get time off. Right. It’s very interesting – this makes no
sense at all – but when I was doing MAN OF LA MANCHA, I heard about a production that
was being done, the stage manager wanted to open a production in Spain of MAN OF LA MANCHA. And I was playing [Richard] Kiley’s alternate
at the time. Kiley wasn’t doing the matinees, and I was
doing the matinees for him. They went over there, and the stage manager
came back and he said, “Do you know that they do seven days a week over there, and
they do a matinee every performance, and there are no understudies?” Ooh! Ouch! What? I mean, figure that. (PIA LAUGHS) I mean, all I can say is that
– No union! No union. Yeah! No, that’s it. But that’s true. And that’s in Spain, that’s the way they
do it. I guarantee you, they don’t get the same
kind of production that they would [here]. Well, yes. Of course not, yeah. I mean, if you ask a pitcher in baseball to
pitch every day, or an opera singer to sing every day, they can’t do it. No! Oh, I think that’s a different thing. I think working in theatre and doing your
performances eight times a week should be what your goal is. That’s because you’re thinking like a
producer. (LAUGHTER) I’m telling you, that’s the
truth! Why not? It really is. I’ve had to do it. No, I’m thinking of another generation. And I’ve been here for forty-five years,
and I’ve done nothing but eight performances. That’s right. And I’m telling you, I did it, because if
they wanted me, the only reason I could get it, if you want to know the honest truth is,
I’d walk away. It didn’t make any difference to me. I don’t have to work. And I would simply leave. That’s the arrogant John Cullum talking
right there! (LAUGHTER) And they can get somebody to do
the role, but I enjoy doing that show, and if they want me, then they can have me. And the level of the work has changed, too,
you know? Is it harder? People are doing amazing things. I mean, musicals are almost competing with
movies! I mean, there’s a lot of stuff going on
that seems like it’s just the level of the work has gotten so high. The risk of injury, you know. I remember, at one point, some point, we were
doing something, they gave us hazard pay! You know? Oh, no! Oh, yeah. No, yeah. We get that. You can get hazard pay, because you can hurt
yourself, on these rakes and these things, you know? Oh, the rakes! Oh, goodness. Yeah! Yeah, that’s true. You can hurt yourself. You go into the theatre – I’m in the theatre
right now – it’s freezing cold! For some reason, it’s freezing cold. Oh, my God! So I start the show being very pleasant, and
then in the middle of everything, I start these kicks, you know? And now, my warm-up has worn off, so I’m
doing these kicks, and my hams are like nyang-nyang-nyang! You know? It’s just like, whoa! Yeah. And then, you don’t have time to heal those
hams. How do you heal your hamstrings? You have to stop stretching them for two weeks. But you keep doing it in the cold every night! (LAUGHTER FROM THE PANEL) Right! Oh, it’s cruel to perform when it’s cold! You know? People have to take into consideration that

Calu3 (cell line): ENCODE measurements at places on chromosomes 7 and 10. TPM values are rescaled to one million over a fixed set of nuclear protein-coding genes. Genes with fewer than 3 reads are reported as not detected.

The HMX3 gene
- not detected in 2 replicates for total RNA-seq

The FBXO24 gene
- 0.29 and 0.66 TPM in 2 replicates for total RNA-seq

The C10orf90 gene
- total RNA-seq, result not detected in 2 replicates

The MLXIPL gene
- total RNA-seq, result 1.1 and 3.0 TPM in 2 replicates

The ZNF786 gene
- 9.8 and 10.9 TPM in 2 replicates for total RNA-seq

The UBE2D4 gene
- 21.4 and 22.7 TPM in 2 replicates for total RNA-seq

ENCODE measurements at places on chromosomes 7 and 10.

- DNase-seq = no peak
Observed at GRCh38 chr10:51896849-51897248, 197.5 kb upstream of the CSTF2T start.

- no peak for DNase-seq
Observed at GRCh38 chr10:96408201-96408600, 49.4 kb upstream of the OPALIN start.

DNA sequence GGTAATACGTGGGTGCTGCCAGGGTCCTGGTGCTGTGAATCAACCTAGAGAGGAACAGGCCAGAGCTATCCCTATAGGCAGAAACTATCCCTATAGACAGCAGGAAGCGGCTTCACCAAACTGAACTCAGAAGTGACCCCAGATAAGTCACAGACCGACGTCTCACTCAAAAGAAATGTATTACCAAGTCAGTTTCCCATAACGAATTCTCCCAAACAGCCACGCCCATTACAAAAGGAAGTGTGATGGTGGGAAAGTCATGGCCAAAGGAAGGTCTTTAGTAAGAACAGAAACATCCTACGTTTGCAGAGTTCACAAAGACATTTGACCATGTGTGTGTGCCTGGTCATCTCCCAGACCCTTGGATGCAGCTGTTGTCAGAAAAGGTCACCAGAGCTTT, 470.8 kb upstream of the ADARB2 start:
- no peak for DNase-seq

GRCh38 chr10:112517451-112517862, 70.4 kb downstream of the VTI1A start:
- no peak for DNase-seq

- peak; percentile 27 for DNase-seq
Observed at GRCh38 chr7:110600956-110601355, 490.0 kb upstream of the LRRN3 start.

actors are human beings, and we are working with everything we have. Oh, yeah. I asked a stage manager one night, doing our
show, and it’s like, “Okay, why is it so cold? It’s freezing. I’ve got practically a ski suit costume
on, and I’m still freezing. Why?” “Oh, because the audience needs to be – ” Mmm-hmm. So they don’t go to sleep! (LAUGHTER) That’s right. And you consider that we kind of have to do
this every day! Harvey Fierstein and I, every single night
– every night, from opening night, we have an argument. I think it’s too cold, he thinks it’s
too hot. (LAUGHTER FROM THE PANEL) So there’s the
poor stage manager, and they will turn off the air vents for us, and they’ll turn ‘em
right back on for him! So I’m out there on stage, and I’m like
looking out, I’m like, “I am so cold!” (LAUGHTER) And he’s like, dripping with
sweat. (LAUGHTER) I know! That’s what I don’t understand! And I’m shivering, I literally have goosebumps
on my arms. And like, some of the ensemble girls have
now asked to have, like, sweaters put into their costumes, because they are just so cold. And so then, like, there’s an air vent where
one of my quick changes is, so we have them turned off. Can’t they have, like, a personal one, wherever
he walks, and it’s just on him? Yeah, yeah, yeah. He needs a fan. The two of us, every night, we have that same
argument every night. He’s like, “You must be warm, you must
be happy tonight, Cookie!” And I’m like, “I know.” Then the next night, I know I’m going to
be freezing cold. You’ll get your revenge in the summer time. But we fight every single night, we fight
about the weather, the cold and hot. Oh, my gosh. And I, unfortunately, wore a scarf during
rehearsal in the eighty degrees weather outside? So, like, my say has nothing any more, because
they’re all like, “Oh, she’s always cold. She’s always cold!” So then, I’ll be like poking on everyone,
going, “Go complain. Isn’t it cold? Isn’t it cold? Isn’t it cold, isn’t it cold?” It’s cold now! It’s just cold and wet and icky. It’s just yucky. And it’s not the nicest weather to sing
in. (MARISSA PRETENDS TO WHEEZE) Because you know,
Wednesday matinee’s the hardest thing, and I’m just praying, “Dear God, no phlegm! Not right now, okay?” (LAUGHTER) “I don’t need it right now!” Standing there, trying to be the picture of
serenity, with my mouse suit and a drum, I’m looking out into the house, and I’m like,